Jobs Report Quells Market, But Older Workers Miss Out
After days of worrying economic news that culminated in a late-in-the-week stock market plunge, all eyes were on Friday's monthly jobs report, which proved better than expected. The nation posted a net gain of 117,000 new positions in July, an improvement over the past two months.
The job news for people over 45 wasn't as good. Last month's overall U.S. jobless rate improved slightly, to 9.1 percent from 9.2 percent the previous month, according to U.S. Bureau of Labor Statistics figures. But overall unemployment for people over 45 rose to 7.2 percent in July, from 6.9 percent in June and 6.6 percent in May and April, and currently equals the March rate.
While the jobless rate remained steady at 7.3 percent for people 45 to 54, results were worse for older workers. The unemployment rate for people 55 to 64 jumped to 7.5 percent in July from 6.9 percent the previous month, and for people 65 and older rose to 6.7 percent from 6.4 percent.
With the acrimonious debt-ceiling debate behind him, President Obama promised to turn his attention to creating jobs. In a Rose Garden speech earlier in the week, Obama vowed to push Congress to consider various job-boosting measures, including extending middle-class tax cuts and trade deals, according to the Los Angeles Times.
Weak job growth remains a huge problem that economists fear could signal a double-dip recession.
Here's what else is making news on the job front:
Health care leads all hiring. Hiring in a handful of industries remains robust despite lingering joblessness in other sectors. According to the Bureau of Labor Statistics, July's job growth was spurred by hiring in health care, retail, manufacturing and mining, offsetting a continued decline in government hiring. Online job board Indeed reported a record number of health-care job listings in July based on an 8 percent jump from the previous month. Medical assistant, pharmacy technician and registered nurse positions were Indeed's most popular health-care job listings, based on page views. According to job-board search engine SimplyHired, the country's top hiring company in July was hospital giant HCA, which had 21,878 openings, up 11.7 percent from June and 109.9 percent from a year ago. SimplyHired's other top hirers for the month were: Valley Health, which posted 16,839 jobs, Michaels Arts & Crafts (13,465 jobs), Macy's (11,854 jobs) and H&R Block (9,617 jobs).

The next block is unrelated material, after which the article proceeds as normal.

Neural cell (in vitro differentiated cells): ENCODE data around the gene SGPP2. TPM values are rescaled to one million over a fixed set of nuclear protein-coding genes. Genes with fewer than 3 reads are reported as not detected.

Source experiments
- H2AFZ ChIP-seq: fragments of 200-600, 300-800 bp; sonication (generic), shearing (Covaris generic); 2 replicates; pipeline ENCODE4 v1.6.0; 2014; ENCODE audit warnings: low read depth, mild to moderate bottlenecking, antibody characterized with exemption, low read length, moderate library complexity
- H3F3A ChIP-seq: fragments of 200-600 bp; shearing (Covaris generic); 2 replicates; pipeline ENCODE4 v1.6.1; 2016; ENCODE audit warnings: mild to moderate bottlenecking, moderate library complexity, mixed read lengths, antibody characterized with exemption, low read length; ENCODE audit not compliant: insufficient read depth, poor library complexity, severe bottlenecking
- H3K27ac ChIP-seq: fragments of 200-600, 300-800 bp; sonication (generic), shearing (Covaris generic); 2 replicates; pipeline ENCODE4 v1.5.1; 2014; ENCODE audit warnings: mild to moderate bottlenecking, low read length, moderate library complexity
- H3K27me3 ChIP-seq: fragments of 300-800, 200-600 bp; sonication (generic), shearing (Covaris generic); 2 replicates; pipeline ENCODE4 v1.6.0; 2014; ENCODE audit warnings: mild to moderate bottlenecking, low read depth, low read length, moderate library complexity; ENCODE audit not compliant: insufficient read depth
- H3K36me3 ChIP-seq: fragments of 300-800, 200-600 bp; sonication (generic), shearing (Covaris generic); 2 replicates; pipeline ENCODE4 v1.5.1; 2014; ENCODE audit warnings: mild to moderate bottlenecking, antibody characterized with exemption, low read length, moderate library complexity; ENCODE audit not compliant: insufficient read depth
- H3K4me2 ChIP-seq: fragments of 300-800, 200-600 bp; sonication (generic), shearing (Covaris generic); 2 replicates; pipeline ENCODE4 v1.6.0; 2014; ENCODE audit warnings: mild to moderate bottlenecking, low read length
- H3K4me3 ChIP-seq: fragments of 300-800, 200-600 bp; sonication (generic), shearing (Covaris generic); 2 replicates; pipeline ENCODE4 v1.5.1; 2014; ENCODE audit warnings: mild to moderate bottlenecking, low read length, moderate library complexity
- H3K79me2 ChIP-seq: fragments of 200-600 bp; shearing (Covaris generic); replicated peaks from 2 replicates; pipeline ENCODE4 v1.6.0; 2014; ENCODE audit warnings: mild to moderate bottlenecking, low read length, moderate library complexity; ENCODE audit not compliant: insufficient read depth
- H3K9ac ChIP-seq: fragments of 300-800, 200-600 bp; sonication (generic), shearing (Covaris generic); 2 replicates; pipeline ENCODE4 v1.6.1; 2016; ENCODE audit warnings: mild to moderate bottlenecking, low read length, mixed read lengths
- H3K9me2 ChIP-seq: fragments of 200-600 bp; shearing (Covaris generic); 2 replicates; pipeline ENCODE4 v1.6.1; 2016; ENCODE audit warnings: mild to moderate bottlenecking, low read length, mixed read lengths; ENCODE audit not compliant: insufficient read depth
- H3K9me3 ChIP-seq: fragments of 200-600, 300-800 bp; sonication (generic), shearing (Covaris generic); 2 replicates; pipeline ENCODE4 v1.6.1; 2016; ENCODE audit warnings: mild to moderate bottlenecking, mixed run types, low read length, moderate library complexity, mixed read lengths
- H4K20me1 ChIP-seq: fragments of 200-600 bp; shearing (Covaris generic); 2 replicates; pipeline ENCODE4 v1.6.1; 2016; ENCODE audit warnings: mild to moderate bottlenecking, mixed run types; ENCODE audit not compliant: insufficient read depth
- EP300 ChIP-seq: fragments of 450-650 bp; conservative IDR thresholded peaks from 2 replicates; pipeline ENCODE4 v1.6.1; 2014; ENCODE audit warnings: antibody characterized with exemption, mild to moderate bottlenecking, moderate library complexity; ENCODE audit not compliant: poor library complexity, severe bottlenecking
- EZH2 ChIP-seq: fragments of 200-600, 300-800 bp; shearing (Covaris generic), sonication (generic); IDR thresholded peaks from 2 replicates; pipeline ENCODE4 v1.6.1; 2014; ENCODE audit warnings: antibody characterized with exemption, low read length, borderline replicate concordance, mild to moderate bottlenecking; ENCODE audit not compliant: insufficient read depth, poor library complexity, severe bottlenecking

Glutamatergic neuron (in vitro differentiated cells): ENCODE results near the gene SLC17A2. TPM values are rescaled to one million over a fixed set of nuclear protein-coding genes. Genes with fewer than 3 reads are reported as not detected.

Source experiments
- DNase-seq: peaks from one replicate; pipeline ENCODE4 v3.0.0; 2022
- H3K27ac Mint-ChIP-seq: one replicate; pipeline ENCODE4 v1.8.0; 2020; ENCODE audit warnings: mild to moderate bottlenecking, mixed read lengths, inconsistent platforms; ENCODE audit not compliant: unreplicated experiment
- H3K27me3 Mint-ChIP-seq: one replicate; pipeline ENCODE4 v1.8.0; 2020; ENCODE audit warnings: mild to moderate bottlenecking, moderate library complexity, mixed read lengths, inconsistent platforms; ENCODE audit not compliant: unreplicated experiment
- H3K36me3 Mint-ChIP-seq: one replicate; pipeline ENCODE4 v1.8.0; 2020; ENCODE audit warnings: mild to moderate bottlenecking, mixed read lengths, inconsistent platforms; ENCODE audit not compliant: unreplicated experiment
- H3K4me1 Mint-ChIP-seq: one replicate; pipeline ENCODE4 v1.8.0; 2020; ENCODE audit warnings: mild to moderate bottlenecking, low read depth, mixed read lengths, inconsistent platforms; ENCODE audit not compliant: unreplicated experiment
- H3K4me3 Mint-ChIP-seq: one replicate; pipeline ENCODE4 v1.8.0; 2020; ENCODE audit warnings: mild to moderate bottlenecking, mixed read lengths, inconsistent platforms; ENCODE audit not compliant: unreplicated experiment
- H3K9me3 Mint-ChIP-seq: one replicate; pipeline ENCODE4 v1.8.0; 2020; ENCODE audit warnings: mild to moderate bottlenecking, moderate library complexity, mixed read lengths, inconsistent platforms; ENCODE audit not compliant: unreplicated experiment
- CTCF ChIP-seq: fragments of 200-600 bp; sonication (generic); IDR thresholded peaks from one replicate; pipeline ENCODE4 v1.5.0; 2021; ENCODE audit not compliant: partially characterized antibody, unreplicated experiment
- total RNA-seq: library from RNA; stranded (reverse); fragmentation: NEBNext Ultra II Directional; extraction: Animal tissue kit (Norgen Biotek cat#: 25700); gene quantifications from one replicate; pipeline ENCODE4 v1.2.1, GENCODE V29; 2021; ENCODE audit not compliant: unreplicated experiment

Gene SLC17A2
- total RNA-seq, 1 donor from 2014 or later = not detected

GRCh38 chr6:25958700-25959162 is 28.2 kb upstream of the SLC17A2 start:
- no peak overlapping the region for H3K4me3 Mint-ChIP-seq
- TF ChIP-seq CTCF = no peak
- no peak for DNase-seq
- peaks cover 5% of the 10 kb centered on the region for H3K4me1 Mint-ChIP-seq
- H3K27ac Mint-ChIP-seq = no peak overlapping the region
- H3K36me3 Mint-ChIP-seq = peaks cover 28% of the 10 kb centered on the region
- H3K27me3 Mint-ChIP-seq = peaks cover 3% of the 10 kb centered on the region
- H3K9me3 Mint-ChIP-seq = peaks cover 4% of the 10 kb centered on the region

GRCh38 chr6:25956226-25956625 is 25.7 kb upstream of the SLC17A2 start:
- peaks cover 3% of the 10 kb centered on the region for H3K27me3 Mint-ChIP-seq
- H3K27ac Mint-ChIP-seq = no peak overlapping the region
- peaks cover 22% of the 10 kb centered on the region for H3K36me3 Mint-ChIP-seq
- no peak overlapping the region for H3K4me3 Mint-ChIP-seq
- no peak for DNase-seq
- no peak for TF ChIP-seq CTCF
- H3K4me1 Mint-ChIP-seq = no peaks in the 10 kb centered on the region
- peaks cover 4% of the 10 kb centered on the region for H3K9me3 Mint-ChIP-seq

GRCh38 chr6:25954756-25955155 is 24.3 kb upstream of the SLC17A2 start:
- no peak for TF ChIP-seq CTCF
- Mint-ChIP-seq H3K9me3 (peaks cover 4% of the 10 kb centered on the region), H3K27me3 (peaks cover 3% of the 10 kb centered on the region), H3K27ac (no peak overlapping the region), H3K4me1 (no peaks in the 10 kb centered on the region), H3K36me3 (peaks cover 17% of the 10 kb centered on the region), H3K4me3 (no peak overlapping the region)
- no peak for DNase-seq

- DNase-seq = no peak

Location matters. Although the nation's overall jobless rate has been stuck at higher than 8 percent since February 2009, employment in some states and metro areas has remained substantially lower, or has improved faster than the rest of the country. Texas, for example, has added 262,000 jobs since the recession officially ended in June 2009, approximately half of all new positions in the country, according to USA Today. In Houston, job openings have risen 34.8 percent, in Dallas/Fort Worth 28.8 percent and in San Antonio 20.4 percent in the past 12 months, according to SimplyHired. Ten states, among them Virginia, Oklahoma and Vermont, have a jobless rate of 6 percent or lower, according to the Bureau of Labor Statistics.
Online job hunting is booming. In an age when many companies won't consider a job candidate if they're not on LinkedIn, using social networks to job hunt has turned from option to necessity. LinkedIn recently made it easier for users to apply for jobs, adding a one-click method for job seekers to send their profile and contact information to a hiring company. In addition to LinkedIn, job seekers are using Twitter chats to track trends and companies that are hiring, as well as to network with recruiters and fellow job seekers. They're also taking part in web-based virtual career fairs, where they can upload their resumes and do interviews with recruiters via live chat or webcam.
Previous Post: Happy Hour: How to Mix the 'Whatamelon' Cocktail
Next Post: Hot Topics: Money Moves and Public Anger After Debt Deal